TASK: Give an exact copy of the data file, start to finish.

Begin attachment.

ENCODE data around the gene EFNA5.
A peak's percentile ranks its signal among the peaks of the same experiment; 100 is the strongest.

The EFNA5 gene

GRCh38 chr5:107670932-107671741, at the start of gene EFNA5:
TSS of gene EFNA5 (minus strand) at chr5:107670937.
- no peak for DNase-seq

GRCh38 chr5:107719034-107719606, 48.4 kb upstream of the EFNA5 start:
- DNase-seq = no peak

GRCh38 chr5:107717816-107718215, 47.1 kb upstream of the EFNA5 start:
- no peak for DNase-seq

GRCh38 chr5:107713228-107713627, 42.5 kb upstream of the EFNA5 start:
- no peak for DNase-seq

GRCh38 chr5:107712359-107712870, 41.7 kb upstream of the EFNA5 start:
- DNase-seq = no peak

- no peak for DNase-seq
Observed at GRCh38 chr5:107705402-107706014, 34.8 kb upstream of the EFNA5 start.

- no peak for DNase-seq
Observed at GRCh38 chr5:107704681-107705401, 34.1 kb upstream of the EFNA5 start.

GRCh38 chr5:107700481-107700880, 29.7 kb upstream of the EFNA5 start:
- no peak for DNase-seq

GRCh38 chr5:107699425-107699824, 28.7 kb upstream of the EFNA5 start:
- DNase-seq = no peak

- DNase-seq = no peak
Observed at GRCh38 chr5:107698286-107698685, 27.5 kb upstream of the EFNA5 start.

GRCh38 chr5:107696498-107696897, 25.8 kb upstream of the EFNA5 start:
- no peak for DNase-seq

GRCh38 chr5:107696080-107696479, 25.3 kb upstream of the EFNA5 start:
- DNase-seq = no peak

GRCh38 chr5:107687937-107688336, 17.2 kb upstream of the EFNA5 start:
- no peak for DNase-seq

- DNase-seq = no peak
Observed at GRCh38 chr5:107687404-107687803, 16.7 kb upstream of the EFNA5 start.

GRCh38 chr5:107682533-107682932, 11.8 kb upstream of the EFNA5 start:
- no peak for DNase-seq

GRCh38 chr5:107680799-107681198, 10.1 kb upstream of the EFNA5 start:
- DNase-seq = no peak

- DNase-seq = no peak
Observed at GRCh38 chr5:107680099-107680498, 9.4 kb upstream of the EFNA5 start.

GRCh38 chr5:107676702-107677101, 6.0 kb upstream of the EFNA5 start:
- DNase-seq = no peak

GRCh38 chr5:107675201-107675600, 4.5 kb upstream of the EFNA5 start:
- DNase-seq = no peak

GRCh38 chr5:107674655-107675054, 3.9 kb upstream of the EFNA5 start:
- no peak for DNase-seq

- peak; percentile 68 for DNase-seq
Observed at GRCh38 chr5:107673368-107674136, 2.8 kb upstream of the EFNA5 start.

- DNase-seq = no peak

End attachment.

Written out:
ENCODE data around the gene EFNA5.
A peak's percentile ranks its signal among the peaks of the same experiment; 100 is the strongest.

The EFNA5 gene

GRCh38 chr5:107670932-107671741, at the start of gene EFNA5:
TSS of gene EFNA5 (minus strand) at chr5:107670937.
- no peak for DNase-seq

GRCh38 chr5:107719034-107719606, 48.4 kb upstream of the EFNA5 start:
- DNase-seq = no peak

GRCh38 chr5:107717816-107718215, 47.1 kb upstream of the EFNA5 start:
- no peak for DNase-seq

GRCh38 chr5:107713228-107713627, 42.5 kb upstream of the EFNA5 start:
- no peak for DNase-seq

GRCh38 chr5:107712359-107712870, 41.7 kb upstream of the EFNA5 start:
- DNase-seq = no peak

- no peak for DNase-seq
Observed at GRCh38 chr5:107705402-107706014, 34.8 kb upstream of the EFNA5 start.

- no peak for DNase-seq
Observed at GRCh38 chr5:107704681-107705401, 34.1 kb upstream of the EFNA5 start.

GRCh38 chr5:107700481-107700880, 29.7 kb upstream of the EFNA5 start:
- no peak for DNase-seq

GRCh38 chr5:107699425-107699824, 28.7 kb upstream of the EFNA5 start:
- DNase-seq = no peak

- DNase-seq = no peak
Observed at GRCh38 chr5:107698286-107698685, 27.5 kb upstream of the EFNA5 start.

GRCh38 chr5:107696498-107696897, 25.8 kb upstream of the EFNA5 start:
- no peak for DNase-seq

GRCh38 chr5:107696080-107696479, 25.3 kb upstream of the EFNA5 start:
- DNase-seq = no peak

GRCh38 chr5:107687937-107688336, 17.2 kb upstream of the EFNA5 start:
- no peak for DNase-seq

- DNase-seq = no peak
Observed at GRCh38 chr5:107687404-107687803, 16.7 kb upstream of the EFNA5 start.

GRCh38 chr5:107682533-107682932, 11.8 kb upstream of the EFNA5 start:
- no peak for DNase-seq

GRCh38 chr5:107680799-107681198, 10.1 kb upstream of the EFNA5 start:
- DNase-seq = no peak

- DNase-seq = no peak
Observed at GRCh38 chr5:107680099-107680498, 9.4 kb upstream of the EFNA5 start.

GRCh38 chr5:107676702-107677101, 6.0 kb upstream of the EFNA5 start:
- DNase-seq = no peak

GRCh38 chr5:107675201-107675600, 4.5 kb upstream of the EFNA5 start:
- DNase-seq = no peak

GRCh38 chr5:107674655-107675054, 3.9 kb upstream of the EFNA5 start:
- no peak for DNase-seq

- peak; percentile 68 for DNase-seq
Observed at GRCh38 chr5:107673368-107674136, 2.8 kb upstream of the EFNA5 start.

- DNase-seq = no peak